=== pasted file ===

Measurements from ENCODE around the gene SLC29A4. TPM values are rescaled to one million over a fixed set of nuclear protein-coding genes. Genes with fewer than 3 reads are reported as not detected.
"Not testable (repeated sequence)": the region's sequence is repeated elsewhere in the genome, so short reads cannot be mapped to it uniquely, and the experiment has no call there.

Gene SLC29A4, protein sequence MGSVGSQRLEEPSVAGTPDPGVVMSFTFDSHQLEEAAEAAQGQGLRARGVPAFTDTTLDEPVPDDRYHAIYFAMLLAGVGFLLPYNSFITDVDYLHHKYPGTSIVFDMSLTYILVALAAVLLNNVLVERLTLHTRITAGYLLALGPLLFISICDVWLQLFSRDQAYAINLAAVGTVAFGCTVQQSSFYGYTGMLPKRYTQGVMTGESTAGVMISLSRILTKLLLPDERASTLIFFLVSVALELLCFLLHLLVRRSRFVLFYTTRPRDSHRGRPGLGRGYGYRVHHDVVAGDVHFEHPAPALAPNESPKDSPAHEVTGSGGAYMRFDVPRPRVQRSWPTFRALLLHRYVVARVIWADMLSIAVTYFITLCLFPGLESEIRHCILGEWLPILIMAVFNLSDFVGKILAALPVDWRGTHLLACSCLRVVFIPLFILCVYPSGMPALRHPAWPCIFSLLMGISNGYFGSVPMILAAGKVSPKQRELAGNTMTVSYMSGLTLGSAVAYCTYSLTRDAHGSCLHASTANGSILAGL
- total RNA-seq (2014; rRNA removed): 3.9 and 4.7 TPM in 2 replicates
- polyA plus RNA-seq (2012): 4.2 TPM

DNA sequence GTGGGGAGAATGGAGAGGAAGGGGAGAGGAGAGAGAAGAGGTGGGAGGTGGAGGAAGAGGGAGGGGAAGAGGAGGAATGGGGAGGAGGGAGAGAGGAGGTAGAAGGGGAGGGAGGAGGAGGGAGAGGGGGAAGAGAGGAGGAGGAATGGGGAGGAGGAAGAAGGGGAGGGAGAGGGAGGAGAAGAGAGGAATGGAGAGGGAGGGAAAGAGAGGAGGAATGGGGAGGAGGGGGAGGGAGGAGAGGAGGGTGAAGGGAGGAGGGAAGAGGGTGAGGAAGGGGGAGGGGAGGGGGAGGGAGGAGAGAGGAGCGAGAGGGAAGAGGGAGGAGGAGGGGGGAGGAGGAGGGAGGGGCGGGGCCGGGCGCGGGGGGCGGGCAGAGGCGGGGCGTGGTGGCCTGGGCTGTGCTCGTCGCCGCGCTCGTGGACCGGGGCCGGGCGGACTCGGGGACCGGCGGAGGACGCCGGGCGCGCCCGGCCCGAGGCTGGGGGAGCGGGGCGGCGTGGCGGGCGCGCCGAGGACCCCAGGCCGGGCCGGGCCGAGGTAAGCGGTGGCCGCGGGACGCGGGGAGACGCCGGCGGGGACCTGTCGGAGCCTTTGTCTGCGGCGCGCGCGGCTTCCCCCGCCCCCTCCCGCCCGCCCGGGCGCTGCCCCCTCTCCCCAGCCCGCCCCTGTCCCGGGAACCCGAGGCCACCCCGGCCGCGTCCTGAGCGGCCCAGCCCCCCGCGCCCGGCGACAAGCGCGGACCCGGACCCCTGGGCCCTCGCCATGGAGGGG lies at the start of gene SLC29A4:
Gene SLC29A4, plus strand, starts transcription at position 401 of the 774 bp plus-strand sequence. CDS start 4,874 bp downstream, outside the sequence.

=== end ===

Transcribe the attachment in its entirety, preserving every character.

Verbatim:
Measurements from ENCODE around the gene SLC29A4. TPM values are rescaled to one million over a fixed set of nuclear protein-coding genes. Genes with fewer than 3 reads are reported as not detected.
"Not testable (repeated sequence)": the region's sequence is repeated elsewhere in the genome, so short reads cannot be mapped to it uniquely, and the experiment has no call there.

Gene SLC29A4, protein sequence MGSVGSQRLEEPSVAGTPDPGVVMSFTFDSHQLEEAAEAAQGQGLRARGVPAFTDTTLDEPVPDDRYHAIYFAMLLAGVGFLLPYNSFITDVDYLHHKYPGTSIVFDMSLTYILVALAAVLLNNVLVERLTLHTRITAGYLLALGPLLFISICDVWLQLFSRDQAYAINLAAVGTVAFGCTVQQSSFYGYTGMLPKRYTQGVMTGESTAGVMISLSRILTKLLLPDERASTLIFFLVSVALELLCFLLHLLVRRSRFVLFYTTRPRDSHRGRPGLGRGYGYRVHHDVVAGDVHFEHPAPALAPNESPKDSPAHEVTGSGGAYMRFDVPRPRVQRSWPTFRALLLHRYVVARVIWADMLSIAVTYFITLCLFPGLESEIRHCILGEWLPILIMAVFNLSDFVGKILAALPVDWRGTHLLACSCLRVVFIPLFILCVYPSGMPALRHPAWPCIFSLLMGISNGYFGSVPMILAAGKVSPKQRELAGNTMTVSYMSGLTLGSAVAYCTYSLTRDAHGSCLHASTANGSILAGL
- total RNA-seq (2014; rRNA removed): 3.9 and 4.7 TPM in 2 replicates
- polyA plus RNA-seq (2012): 4.2 TPM

DNA sequence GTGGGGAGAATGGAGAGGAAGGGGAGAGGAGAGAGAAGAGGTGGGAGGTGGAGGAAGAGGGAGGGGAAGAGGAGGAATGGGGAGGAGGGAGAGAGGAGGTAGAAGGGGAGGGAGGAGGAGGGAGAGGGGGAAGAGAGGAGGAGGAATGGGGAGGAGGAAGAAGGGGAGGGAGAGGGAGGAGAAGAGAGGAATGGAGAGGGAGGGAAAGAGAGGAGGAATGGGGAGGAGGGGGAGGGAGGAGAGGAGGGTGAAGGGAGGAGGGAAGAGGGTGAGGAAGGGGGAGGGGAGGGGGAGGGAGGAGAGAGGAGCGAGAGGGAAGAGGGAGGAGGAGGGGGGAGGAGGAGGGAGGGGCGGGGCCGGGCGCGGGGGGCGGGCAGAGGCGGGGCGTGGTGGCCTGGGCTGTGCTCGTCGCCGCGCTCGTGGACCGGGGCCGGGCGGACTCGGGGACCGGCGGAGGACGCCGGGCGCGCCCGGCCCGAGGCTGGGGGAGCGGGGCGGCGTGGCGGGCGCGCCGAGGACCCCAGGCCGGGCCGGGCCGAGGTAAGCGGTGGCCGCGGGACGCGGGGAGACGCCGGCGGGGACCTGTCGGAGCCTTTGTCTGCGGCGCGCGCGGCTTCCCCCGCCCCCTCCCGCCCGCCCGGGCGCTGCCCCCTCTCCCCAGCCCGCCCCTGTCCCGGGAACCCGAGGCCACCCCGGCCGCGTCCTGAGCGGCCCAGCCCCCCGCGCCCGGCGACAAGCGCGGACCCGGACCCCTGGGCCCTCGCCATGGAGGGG lies at the start of gene SLC29A4:
Gene SLC29A4, plus strand, starts transcription at position 401 of the 774 bp plus-strand sequence. CDS start 4,874 bp downstream, outside the sequence.